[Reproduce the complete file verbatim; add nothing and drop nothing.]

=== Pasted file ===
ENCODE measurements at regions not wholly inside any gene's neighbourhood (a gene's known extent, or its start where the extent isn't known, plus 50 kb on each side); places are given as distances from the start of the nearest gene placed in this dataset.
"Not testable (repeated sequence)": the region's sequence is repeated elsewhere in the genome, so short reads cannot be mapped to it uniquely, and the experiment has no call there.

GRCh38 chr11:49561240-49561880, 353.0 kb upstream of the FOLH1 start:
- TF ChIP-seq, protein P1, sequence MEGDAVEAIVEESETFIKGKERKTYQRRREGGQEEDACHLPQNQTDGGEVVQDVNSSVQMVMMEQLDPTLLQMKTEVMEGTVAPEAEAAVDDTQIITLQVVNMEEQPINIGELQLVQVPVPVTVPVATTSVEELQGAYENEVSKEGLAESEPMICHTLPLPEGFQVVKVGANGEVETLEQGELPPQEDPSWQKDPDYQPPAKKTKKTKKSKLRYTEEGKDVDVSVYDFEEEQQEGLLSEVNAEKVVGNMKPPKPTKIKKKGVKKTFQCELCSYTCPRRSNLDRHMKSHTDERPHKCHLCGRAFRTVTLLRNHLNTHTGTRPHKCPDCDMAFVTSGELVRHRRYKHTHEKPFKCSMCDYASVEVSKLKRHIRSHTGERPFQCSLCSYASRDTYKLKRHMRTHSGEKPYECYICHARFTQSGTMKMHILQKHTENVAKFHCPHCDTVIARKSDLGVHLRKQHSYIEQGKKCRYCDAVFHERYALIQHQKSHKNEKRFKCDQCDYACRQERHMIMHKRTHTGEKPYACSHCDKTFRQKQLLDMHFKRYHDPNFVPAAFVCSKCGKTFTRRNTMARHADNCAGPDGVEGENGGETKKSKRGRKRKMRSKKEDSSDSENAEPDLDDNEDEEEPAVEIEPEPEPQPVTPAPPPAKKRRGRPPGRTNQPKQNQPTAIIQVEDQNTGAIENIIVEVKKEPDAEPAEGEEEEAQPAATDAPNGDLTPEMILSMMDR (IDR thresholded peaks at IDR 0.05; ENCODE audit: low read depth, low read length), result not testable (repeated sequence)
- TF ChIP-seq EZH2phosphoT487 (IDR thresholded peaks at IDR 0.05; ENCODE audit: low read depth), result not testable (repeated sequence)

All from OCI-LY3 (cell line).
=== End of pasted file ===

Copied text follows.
ENCODE measurements at regions not wholly inside any gene's neighbourhood (a gene's known extent, or its start where the extent isn't known, plus 50 kb on each side); places are given as distances from the start of the nearest gene placed in this dataset.
"Not testable (repeated sequence)": the region's sequence is repeated elsewhere in the genome, so short reads cannot be mapped to it uniquely, and the experiment has no call there.

GRCh38 chr11:49561240-49561880, 353.0 kb upstream of the FOLH1 start:
- TF ChIP-seq, protein P1, sequence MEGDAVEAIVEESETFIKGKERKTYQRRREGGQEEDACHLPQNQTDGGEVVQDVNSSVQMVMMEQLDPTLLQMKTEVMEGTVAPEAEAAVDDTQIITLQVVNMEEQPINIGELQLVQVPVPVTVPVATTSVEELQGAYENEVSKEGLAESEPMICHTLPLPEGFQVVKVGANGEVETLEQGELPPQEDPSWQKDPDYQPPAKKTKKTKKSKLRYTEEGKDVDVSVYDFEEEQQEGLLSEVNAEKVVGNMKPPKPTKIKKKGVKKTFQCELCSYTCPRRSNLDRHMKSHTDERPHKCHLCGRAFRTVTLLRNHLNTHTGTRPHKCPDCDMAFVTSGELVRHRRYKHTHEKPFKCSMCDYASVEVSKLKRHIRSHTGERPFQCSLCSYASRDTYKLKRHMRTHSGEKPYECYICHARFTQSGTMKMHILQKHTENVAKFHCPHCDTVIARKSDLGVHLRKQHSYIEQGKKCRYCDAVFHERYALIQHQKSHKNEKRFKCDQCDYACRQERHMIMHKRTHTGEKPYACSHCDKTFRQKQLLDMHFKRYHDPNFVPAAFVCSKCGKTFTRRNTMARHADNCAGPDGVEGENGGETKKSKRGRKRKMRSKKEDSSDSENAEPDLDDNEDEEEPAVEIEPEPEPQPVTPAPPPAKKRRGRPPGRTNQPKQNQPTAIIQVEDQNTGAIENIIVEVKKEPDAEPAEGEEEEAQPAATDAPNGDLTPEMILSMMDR (IDR thresholded peaks at IDR 0.05; ENCODE audit: low read depth, low read length), result not testable (repeated sequence)
- TF ChIP-seq EZH2phosphoT487 (IDR thresholded peaks at IDR 0.05; ENCODE audit: low read depth), result not testable (repeated sequence)

All from OCI-LY3 (cell line).